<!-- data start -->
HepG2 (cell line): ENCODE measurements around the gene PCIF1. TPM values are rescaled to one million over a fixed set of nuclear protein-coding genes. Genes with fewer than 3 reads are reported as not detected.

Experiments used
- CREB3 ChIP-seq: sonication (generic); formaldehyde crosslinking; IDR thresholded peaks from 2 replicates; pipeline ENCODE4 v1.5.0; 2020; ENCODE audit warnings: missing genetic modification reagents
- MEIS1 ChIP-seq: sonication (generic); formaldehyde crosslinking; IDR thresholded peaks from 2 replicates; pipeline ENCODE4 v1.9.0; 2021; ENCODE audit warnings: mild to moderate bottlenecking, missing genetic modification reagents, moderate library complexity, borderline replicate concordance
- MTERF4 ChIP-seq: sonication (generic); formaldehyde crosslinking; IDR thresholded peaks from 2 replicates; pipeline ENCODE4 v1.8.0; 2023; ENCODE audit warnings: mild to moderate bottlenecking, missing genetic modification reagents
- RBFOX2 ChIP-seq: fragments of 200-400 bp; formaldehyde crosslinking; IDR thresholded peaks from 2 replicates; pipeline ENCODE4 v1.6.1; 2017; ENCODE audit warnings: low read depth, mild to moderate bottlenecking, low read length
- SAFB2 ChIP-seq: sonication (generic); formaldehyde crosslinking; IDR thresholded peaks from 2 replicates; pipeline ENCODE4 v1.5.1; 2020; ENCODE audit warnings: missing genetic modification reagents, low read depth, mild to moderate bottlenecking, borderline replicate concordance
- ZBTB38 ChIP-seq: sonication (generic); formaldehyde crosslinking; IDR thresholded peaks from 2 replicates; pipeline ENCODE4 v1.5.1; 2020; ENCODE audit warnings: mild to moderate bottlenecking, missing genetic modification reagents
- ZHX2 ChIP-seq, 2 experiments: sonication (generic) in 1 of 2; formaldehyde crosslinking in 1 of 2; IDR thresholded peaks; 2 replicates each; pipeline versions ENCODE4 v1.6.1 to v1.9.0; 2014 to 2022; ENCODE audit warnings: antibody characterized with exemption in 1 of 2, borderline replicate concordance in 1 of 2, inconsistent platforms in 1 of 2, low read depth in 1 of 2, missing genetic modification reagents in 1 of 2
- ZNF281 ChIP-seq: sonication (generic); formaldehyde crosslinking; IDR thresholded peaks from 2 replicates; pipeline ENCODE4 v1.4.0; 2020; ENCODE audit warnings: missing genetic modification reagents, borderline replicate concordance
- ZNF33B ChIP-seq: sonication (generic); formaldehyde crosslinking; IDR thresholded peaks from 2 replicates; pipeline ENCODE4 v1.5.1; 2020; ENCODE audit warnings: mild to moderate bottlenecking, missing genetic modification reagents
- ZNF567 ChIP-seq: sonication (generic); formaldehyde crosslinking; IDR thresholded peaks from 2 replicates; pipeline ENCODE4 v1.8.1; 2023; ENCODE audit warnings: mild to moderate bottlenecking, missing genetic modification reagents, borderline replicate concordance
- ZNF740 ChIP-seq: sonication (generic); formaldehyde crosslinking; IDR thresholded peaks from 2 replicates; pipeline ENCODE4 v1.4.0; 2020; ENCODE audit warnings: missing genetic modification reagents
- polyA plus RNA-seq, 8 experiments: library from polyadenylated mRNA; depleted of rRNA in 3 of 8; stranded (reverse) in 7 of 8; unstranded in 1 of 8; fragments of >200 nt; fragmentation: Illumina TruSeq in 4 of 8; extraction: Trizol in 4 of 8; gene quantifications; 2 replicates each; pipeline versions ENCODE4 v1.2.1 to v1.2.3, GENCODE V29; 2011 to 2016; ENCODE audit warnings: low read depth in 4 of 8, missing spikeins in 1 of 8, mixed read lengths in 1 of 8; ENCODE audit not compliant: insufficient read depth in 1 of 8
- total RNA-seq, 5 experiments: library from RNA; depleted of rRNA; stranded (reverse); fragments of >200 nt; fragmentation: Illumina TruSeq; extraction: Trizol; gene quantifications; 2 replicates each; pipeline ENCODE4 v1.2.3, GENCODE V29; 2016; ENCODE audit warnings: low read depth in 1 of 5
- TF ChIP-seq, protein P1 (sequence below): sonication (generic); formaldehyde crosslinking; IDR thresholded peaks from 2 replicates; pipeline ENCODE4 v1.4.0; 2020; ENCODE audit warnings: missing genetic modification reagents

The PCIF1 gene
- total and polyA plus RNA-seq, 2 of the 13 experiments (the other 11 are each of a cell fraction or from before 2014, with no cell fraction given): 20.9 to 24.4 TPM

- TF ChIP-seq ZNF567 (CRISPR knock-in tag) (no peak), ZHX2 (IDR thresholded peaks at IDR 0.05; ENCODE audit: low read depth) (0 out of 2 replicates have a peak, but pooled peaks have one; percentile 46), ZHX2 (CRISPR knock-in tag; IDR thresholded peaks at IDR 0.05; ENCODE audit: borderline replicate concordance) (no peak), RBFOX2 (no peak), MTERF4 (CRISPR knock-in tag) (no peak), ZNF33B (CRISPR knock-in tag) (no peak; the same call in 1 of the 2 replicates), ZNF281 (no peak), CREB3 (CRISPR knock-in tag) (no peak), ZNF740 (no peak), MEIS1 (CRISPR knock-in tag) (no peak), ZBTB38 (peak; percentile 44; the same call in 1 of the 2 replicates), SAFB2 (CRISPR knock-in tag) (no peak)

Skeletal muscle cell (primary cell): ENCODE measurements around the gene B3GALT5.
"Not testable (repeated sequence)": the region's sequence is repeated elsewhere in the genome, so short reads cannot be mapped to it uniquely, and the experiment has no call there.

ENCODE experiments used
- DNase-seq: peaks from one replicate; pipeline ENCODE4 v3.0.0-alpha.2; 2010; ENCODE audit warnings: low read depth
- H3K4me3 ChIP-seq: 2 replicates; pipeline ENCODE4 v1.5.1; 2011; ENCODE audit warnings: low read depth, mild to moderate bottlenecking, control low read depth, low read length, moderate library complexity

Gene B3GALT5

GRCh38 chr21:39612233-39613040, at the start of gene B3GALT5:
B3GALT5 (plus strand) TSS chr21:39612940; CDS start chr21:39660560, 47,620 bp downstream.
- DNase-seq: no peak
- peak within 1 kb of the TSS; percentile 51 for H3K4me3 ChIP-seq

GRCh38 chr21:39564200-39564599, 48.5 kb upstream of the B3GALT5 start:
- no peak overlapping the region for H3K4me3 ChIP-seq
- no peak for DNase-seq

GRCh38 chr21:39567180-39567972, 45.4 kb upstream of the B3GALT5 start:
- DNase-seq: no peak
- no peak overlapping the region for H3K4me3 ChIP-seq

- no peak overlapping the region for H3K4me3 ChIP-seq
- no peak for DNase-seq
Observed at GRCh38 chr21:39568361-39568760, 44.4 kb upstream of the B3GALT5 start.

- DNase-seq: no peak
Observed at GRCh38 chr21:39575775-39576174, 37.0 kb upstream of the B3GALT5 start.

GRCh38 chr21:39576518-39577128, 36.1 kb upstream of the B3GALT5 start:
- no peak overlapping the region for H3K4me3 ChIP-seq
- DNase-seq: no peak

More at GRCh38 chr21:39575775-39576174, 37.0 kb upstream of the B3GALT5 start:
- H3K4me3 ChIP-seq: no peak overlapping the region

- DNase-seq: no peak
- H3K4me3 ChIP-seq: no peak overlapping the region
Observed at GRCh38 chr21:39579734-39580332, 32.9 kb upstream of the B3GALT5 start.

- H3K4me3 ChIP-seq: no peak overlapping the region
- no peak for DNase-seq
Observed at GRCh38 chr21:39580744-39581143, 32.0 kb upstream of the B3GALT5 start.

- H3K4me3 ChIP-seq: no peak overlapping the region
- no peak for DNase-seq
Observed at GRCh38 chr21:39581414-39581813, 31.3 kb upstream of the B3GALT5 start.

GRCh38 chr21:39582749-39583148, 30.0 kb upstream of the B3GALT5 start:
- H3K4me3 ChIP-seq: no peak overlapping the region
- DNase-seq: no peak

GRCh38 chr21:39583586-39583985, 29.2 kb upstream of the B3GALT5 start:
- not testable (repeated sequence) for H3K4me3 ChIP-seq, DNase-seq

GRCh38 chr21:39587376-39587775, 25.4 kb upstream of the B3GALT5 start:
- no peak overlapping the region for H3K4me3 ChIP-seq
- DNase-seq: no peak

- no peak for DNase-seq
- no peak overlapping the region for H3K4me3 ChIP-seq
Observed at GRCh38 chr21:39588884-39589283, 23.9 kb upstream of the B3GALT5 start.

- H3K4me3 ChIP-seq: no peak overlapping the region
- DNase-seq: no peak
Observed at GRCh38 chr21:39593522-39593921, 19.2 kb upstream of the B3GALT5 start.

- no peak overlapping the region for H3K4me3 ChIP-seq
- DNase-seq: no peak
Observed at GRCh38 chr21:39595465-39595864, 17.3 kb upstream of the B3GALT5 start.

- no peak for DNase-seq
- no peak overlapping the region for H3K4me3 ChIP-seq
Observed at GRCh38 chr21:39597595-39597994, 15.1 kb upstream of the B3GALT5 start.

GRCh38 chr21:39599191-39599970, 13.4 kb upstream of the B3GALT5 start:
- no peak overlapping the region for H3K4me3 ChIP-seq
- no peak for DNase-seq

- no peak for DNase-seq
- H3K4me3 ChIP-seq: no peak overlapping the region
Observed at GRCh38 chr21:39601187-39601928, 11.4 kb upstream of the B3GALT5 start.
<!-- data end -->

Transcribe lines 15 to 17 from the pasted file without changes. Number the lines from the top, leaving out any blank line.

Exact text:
- total RNA-seq, 5 experiments: library from RNA; depleted of rRNA; stranded (reverse); fragments of >200 nt; fragmentation: Illumina TruSeq; extraction: Trizol; gene quantifications; 2 replicates each; pipeline ENCODE4 v1.2.3, GENCODE V29; 2016; ENCODE audit warnings: low read depth in 1 of 5
- TF ChIP-seq, protein P1 (sequence below): sonication (generic); formaldehyde crosslinking; IDR thresholded peaks from 2 replicates; pipeline ENCODE4 v1.4.0; 2020; ENCODE audit warnings: missing genetic modification reagents

The PCIF1 gene